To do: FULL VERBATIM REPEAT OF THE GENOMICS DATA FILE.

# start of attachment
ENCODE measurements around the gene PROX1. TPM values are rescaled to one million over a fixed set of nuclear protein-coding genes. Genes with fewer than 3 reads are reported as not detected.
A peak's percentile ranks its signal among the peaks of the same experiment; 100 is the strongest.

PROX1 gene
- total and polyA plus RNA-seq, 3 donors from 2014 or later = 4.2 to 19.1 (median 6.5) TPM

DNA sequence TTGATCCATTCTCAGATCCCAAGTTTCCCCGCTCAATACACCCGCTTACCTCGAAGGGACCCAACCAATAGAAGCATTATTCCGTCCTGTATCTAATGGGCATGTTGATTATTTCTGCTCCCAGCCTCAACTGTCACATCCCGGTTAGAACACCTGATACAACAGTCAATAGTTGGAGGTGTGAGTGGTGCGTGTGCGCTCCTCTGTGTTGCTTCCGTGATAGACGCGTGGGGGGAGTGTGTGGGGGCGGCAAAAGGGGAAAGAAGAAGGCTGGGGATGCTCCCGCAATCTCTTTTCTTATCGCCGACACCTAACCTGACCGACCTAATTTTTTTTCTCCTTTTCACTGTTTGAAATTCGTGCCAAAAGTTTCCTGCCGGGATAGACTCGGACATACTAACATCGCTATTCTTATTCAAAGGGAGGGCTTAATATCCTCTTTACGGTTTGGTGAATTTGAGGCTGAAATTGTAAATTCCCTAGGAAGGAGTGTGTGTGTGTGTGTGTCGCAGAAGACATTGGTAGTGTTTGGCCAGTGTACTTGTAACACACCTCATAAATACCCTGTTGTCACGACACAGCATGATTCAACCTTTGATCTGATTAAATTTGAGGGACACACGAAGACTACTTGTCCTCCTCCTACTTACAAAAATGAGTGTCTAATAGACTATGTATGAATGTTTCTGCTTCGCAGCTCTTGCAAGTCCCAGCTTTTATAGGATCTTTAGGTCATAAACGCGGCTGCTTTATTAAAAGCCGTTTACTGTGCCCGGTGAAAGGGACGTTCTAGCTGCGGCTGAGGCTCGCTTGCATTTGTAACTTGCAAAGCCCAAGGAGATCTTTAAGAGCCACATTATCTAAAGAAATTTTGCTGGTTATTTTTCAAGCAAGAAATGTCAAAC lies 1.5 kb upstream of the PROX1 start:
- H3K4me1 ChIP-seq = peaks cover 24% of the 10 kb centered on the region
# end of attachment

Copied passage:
ENCODE measurements around the gene PROX1. TPM values are rescaled to one million over a fixed set of nuclear protein-coding genes. Genes with fewer than 3 reads are reported as not detected.
A peak's percentile ranks its signal among the peaks of the same experiment; 100 is the strongest.

PROX1 gene
- total and polyA plus RNA-seq, 3 donors from 2014 or later = 4.2 to 19.1 (median 6.5) TPM

DNA sequence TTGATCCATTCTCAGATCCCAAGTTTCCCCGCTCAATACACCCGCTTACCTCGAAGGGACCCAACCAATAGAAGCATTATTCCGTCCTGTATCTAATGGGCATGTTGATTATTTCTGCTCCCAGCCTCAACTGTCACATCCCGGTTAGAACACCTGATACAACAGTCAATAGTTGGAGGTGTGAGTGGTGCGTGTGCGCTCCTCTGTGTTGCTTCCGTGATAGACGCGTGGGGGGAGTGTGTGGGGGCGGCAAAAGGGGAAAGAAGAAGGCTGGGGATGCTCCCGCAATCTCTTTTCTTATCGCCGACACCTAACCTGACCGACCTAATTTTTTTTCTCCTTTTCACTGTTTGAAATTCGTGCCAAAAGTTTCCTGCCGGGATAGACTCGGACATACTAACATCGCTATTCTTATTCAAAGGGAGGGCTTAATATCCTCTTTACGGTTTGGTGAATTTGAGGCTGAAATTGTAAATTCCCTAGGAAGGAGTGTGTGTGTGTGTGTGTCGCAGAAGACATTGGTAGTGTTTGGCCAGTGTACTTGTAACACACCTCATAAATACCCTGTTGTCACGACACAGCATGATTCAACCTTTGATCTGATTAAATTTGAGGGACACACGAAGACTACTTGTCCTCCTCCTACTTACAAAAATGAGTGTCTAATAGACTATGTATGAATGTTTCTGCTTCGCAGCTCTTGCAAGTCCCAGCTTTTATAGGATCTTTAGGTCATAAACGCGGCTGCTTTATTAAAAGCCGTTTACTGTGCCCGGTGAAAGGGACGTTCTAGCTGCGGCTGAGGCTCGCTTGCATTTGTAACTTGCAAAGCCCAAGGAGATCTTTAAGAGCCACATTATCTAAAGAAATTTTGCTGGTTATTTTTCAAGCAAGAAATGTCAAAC lies 1.5 kb upstream of the PROX1 start:
- H3K4me1 ChIP-seq = peaks cover 24% of the 10 kb centered on the region